Dat’s rite. We’z all myxed-ups and I’s nots tawkin bouts the tweensz textn. Nope, there’s something increasingly problematic with the language we employ in marketing. If we don’t make some changes soon, no one will listen to any of our messages.
Wearing-out red pens
Over the past year, I’ve been working on a book called Speak Human: Out-Market the Big Guys by Getting Personal. It has now been sent-out to a few trusted friends for feedback. Meanwhile I’m running it through what feels like an endless number of revisions—scrutinizing every term, phrase, and suggestion. Today’s not going that well; I’ve only worked through three pages, and I’ve been at it for two hours now. (Sigh.)
In part I’m working to expunge my slips in punctuation, grammar, and spelling—of which there are many. More than that though, I’m trying to pin-point holes in my arguments. I use the book to make some suggestions that I feel are largely based on common-sense. As a result, I want to ensure that I’m not oversimplifying or speaking out-of-turn.
Speak Human is in some respects a bit of a handful. I’ve endeavored to make it a resource that one might give to a small business owner. In it I work to provide them with a working understanding of brands, marketing, and social media. The greater theme of the book, however, is that by behaving more plainly and personally, companies can better connect with customers.
Lately, I’ve been using experiences I’ve had with marketers – and companies in general – to test the principles I present. It’s a bit of a relief that I keep finding that my arguments seem to hold water; but, it’s also a rather sad indictment of today’s marketing climate.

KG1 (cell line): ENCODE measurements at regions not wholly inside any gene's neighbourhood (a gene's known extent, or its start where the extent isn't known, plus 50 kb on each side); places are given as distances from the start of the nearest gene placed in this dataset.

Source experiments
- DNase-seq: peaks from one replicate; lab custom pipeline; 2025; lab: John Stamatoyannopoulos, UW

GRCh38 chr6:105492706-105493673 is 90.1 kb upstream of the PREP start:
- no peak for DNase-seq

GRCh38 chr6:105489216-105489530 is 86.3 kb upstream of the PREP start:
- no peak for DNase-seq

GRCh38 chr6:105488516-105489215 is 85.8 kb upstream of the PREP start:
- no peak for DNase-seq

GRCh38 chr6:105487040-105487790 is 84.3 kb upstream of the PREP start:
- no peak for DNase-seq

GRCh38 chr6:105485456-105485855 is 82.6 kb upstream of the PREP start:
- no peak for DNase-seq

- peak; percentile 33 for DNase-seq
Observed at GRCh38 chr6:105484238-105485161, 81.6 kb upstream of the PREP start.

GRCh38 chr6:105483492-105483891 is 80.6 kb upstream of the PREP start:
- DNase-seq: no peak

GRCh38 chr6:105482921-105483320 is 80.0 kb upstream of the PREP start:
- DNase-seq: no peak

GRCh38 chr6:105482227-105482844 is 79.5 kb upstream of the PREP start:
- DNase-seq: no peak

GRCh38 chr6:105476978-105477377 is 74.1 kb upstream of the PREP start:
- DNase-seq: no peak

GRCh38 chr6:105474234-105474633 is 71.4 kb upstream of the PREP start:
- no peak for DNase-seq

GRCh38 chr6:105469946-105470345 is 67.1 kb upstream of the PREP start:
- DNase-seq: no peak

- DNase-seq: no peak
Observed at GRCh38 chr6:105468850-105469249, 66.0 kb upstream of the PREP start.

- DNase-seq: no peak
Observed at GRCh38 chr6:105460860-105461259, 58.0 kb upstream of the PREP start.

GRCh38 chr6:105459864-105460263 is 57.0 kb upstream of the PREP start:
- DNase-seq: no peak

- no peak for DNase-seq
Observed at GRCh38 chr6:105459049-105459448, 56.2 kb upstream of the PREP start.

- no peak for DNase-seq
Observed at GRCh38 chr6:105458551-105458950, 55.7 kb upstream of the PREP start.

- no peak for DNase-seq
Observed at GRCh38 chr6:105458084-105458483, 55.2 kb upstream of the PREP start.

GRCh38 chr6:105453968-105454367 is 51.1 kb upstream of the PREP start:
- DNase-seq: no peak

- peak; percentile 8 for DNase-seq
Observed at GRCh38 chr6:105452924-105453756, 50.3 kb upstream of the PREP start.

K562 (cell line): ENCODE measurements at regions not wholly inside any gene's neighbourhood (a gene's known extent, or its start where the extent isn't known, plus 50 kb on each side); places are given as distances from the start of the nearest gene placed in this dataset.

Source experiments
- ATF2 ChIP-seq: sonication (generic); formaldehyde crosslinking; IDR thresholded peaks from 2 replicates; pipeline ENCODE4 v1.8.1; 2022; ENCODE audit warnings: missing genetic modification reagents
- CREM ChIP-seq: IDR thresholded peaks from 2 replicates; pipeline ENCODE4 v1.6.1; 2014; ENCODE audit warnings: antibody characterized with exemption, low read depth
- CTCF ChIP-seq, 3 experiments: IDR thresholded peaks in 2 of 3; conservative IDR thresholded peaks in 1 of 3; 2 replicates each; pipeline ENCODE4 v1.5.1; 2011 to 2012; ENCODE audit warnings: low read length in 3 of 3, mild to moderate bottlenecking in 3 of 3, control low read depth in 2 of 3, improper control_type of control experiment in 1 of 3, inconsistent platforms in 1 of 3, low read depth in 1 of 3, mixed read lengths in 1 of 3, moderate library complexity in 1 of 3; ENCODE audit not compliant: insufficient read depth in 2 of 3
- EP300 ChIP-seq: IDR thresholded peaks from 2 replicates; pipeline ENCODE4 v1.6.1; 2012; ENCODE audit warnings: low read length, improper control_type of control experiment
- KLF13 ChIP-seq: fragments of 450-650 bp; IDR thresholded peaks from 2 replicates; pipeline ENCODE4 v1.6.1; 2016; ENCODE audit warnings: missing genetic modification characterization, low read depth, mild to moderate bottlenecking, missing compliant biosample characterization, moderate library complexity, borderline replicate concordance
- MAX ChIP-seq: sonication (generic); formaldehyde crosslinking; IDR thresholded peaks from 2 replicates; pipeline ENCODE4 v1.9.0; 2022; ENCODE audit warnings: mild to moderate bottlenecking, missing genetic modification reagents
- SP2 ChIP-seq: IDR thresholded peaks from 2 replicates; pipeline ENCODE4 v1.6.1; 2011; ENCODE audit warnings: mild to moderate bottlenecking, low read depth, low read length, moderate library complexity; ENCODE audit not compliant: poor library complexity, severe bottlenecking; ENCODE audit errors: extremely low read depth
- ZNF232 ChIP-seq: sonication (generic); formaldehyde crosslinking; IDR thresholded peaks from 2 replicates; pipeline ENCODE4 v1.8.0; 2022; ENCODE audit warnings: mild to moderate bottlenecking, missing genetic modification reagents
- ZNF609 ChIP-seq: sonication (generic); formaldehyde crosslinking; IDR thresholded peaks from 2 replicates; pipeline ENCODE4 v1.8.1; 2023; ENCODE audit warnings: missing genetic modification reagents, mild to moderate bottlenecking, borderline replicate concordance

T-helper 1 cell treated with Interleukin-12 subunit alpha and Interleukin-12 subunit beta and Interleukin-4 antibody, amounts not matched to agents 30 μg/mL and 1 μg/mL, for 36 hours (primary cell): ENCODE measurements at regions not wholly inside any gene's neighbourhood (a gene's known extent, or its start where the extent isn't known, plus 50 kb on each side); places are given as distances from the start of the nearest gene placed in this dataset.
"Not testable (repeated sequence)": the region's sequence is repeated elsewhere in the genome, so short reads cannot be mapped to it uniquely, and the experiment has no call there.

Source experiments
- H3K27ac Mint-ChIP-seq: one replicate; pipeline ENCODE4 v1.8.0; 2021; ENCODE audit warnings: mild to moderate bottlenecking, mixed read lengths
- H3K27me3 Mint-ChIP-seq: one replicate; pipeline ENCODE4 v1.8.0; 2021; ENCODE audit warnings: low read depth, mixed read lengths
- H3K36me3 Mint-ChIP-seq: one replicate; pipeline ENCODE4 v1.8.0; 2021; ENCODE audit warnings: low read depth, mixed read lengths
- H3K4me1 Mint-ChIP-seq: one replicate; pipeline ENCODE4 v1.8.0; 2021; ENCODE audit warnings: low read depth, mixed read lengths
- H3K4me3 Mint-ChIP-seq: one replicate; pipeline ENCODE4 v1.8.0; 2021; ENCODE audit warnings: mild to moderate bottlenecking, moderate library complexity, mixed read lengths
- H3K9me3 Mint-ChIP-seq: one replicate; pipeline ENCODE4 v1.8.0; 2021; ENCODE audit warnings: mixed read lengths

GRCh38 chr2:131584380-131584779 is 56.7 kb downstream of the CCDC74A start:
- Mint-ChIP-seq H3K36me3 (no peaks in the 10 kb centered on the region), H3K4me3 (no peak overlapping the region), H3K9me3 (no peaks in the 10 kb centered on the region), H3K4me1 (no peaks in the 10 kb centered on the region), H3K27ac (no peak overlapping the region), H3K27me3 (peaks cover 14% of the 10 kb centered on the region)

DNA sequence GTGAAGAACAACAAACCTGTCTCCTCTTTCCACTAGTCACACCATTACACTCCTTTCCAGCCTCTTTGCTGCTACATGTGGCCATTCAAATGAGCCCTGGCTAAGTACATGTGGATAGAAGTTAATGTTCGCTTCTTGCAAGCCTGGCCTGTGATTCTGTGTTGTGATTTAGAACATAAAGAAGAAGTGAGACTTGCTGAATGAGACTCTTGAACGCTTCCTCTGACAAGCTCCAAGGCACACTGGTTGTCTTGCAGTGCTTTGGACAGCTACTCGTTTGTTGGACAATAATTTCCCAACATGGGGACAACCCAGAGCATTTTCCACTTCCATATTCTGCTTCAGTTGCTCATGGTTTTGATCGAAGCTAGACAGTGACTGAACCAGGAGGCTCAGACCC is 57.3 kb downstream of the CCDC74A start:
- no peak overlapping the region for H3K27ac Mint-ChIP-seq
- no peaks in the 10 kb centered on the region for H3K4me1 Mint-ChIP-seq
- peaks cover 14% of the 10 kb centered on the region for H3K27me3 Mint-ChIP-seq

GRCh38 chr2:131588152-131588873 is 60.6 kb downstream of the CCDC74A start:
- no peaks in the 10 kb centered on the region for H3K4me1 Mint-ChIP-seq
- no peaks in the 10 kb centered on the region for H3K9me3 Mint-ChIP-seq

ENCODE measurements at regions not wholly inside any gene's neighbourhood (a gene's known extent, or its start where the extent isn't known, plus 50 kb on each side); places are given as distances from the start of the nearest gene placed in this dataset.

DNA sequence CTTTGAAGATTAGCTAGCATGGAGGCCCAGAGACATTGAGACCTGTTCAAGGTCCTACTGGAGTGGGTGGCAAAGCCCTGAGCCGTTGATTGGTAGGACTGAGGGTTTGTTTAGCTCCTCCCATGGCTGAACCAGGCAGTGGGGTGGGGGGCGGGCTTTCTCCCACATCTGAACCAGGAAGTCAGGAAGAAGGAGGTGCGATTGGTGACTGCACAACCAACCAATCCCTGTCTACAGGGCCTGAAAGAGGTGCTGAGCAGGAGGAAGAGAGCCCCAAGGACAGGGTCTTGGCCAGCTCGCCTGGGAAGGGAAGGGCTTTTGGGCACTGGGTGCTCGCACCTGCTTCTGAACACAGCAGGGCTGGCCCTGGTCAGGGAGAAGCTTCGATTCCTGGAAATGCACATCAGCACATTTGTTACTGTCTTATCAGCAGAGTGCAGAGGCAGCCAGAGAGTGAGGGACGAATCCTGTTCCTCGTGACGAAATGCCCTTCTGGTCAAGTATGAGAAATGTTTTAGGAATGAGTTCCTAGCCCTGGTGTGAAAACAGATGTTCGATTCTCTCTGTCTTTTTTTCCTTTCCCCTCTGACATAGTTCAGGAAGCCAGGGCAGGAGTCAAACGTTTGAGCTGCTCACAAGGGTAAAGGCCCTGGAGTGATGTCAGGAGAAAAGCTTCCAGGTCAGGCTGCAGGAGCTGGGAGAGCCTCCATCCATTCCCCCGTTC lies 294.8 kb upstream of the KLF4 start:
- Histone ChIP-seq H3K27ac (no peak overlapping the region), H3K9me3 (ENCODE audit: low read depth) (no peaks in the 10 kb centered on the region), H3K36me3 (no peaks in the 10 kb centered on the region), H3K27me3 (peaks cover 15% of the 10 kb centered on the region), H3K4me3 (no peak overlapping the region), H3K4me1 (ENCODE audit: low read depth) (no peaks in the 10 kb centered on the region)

Getting back to that whole “language” thing
Words are powerful. The slogan, “A Diamond is Forever” establishes inordinate value for a shiny stone. Some argue that the word “change” was Obama’s secret-weapon, positioning him in way that left others scrambling. Meanwhile, if you ever want to cripple an otherwise sensible discussion with your spouse, just insert the words, “you always…”
As the people tasked with reaching customers and persuading them to believe in our companies, we should be especially keen regarding the power of words. We must also acknowledge just what disastrous results can come back upon us through their misuse. In saying this, I ask why we are so readily allowing social media to bastardize the meanings of even the most basic words.
Perhaps most telling of this epidemic is how we’ve let the true meaning of the word “friend” become almost entirely sapped. For lack of a better convention, this term – and our desire to be polite – have skewed what was an otherwise basic notion. Seth Godin puts it nicely in a recent talk with Tom Peters, “It’s worthless to have lots and lots of friends on Facebook because they’re not really your friends. They’re just people who didn’t want to offend you by pressing the ignore button.”
This is just the tip of the iceberg though. When marketers excited about social media use terms like “relationship”, “conversation”, and “transparency”, I mostly just hear, “bullshit”, “bullshit”, and more “bullshit”. Why? Because these words are cheap to say, but far more costly to back them up. As a result, lots of people use them without really meaning anything. It’s fun to get excited about social media’s potential, but it might prove a “wash” because so many want to reap the benefits without really engaging with anyone.
For the past few months now, I’ve been collecting notes on companies that speak human and those that don’t. For the sake of today’s post though, I’ll focus on those who don’t—but should really know better. Moreover, I’ll concentrate on those who’ve made contact with me, looking to gain attention for their companies through this blog.